Jail policy forbids deputies from proselytizing any faith or beliefs to inmates or distributing religious literature that has not been approved by the jail's chaplain. Hart said some Nuwaubian literature was approved for distribution.

"We denied an inmate's grievance that he wasn't allowed a book, 'Was Adam Black or White,' which was full of racially inflammatory statements," Hart said of a book written by York.

"The chaplain later discovered material in the inmate's cell and it was confiscated," Hart said. "It was the same literature (the deputy) tried unsuccessfully to bring to the inmate before."

Edwards said his office found no evidence of wrongdoing.

"The sheriff's office investigated allegations of distribution of Nuwaubian materials and could not identify any sheriff's office employee who made such distributions," Edwards said.

Despite the jail's ban on some Nuwaubian material, a deputy told York in an April letter that he and fellow sect members were undeterred.

"I have still managed to propagate our doctrine to many of the inmates there," the deputy wrote. "The administration at the jail really doesn't want our books in the jail, but they can't stop Pops. I have many scrolls circulating in the jail. The irony is that every day I work here, though, makes me realize more and more that YOU DON'T BELONG IN PRISON! That is why I continue to fight for your freedom."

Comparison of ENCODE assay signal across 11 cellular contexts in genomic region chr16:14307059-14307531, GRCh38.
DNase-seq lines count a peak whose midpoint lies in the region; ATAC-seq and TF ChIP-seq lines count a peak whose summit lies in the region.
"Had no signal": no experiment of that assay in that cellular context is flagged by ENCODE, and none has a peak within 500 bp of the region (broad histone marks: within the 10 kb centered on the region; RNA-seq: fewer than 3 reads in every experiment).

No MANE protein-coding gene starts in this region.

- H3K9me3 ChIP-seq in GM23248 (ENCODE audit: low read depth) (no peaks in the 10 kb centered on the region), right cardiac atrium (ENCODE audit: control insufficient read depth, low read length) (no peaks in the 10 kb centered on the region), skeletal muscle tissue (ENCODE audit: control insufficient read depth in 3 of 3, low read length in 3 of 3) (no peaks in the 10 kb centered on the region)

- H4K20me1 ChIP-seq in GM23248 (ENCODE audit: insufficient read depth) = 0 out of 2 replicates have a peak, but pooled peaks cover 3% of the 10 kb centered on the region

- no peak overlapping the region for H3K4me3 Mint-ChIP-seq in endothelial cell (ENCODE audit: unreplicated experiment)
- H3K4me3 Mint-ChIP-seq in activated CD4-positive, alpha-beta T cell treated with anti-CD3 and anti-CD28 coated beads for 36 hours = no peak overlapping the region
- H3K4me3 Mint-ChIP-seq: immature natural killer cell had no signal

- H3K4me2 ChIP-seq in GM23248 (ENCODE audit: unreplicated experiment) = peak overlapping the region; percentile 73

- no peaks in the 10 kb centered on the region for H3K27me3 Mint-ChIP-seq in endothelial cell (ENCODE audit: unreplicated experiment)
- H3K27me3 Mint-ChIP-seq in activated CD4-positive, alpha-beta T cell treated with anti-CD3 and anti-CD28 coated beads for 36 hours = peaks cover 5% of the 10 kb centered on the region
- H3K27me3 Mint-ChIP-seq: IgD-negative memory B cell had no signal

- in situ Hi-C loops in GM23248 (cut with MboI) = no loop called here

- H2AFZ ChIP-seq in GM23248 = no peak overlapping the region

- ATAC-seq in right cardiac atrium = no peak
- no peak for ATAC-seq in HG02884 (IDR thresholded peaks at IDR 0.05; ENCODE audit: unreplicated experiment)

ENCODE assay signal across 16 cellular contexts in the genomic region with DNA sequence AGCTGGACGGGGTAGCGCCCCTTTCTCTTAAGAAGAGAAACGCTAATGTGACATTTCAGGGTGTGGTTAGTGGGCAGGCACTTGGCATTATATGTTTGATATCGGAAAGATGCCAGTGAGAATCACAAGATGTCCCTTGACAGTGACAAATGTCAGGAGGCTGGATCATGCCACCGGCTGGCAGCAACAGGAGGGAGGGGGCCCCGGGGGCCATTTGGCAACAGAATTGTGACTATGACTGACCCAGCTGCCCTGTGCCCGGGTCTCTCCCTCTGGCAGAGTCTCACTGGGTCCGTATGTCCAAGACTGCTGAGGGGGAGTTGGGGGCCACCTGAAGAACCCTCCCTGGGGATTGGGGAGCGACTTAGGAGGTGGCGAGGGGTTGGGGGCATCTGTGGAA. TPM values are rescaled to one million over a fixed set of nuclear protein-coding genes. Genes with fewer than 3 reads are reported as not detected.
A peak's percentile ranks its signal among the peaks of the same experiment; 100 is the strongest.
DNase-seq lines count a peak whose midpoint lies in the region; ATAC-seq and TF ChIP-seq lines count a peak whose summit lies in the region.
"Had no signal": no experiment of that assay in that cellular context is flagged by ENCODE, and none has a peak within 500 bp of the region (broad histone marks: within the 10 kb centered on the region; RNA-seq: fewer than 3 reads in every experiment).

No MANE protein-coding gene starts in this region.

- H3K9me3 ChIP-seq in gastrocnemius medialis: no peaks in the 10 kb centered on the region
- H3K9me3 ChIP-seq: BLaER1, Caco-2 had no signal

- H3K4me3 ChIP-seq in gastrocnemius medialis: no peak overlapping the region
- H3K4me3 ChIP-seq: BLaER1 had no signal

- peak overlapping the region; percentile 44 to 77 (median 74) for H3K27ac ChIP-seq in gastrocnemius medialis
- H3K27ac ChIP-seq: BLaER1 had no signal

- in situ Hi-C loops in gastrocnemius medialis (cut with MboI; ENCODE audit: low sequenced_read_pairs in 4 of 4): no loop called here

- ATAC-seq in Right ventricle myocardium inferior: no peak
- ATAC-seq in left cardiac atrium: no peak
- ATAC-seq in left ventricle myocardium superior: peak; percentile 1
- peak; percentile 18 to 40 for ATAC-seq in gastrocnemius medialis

Hart said the Nuwaubian deputies' presence at the jail was disruptive, and not just because of their recruitment efforts.

One deputy, who is black, said his Nuwaubian co-workers are openly racist.

"They think the white man's the Devil," said the deputy, who requested anonymity for fear of retaliation. "I can't get down with that."

The deputy added, "What gets me the most is how they were passing out information to inmates, convicted felons with no cause in life. When you look at it, those are the easiest people to recruit because they are the most vulnerable."